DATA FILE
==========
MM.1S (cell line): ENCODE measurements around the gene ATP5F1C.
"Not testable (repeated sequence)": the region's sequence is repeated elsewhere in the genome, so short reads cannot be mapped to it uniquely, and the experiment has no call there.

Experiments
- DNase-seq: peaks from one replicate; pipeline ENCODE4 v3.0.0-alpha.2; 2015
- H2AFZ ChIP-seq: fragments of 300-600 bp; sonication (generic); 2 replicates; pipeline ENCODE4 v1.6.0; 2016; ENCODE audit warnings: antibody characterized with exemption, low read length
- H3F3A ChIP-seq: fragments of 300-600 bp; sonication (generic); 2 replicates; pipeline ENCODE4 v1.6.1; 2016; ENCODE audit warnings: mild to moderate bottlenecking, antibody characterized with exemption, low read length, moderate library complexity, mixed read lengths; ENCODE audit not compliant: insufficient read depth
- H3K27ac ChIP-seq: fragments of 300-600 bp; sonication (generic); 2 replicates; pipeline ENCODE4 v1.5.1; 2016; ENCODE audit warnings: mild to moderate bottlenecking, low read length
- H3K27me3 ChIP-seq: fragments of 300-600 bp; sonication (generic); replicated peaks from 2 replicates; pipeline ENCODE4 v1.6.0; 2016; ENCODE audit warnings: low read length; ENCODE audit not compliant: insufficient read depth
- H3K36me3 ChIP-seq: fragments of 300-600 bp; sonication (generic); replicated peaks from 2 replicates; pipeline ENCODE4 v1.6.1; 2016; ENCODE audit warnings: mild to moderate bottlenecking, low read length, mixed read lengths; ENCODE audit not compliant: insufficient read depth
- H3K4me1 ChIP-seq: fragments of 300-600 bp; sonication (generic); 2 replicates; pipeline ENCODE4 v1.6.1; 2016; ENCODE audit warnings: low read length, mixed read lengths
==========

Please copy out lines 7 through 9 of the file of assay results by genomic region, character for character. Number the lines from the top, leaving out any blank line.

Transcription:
- H3K27ac ChIP-seq: fragments of 300-600 bp; sonication (generic); 2 replicates; pipeline ENCODE4 v1.5.1; 2016; ENCODE audit warnings: mild to moderate bottlenecking, low read length
- H3K27me3 ChIP-seq: fragments of 300-600 bp; sonication (generic); replicated peaks from 2 replicates; pipeline ENCODE4 v1.6.0; 2016; ENCODE audit warnings: low read length; ENCODE audit not compliant: insufficient read depth
- H3K36me3 ChIP-seq: fragments of 300-600 bp; sonication (generic); replicated peaks from 2 replicates; pipeline ENCODE4 v1.6.1; 2016; ENCODE audit warnings: mild to moderate bottlenecking, low read length, mixed read lengths; ENCODE audit not compliant: insufficient read depth